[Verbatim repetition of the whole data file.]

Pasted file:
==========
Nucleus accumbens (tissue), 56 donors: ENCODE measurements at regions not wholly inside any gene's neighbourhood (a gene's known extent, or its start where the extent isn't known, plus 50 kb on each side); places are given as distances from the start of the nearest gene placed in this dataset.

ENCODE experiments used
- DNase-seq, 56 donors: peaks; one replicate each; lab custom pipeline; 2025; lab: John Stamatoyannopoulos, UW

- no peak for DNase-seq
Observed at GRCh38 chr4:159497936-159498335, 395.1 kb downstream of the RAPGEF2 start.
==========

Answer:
Nucleus accumbens (tissue), 56 donors: ENCODE measurements at regions not wholly inside any gene's neighbourhood (a gene's known extent, or its start where the extent isn't known, plus 50 kb on each side); places are given as distances from the start of the nearest gene placed in this dataset.

ENCODE experiments used
- DNase-seq, 56 donors: peaks; one replicate each; lab custom pipeline; 2025; lab: John Stamatoyannopoulos, UW

- no peak for DNase-seq
Observed at GRCh38 chr4:159497936-159498335, 395.1 kb downstream of the RAPGEF2 start.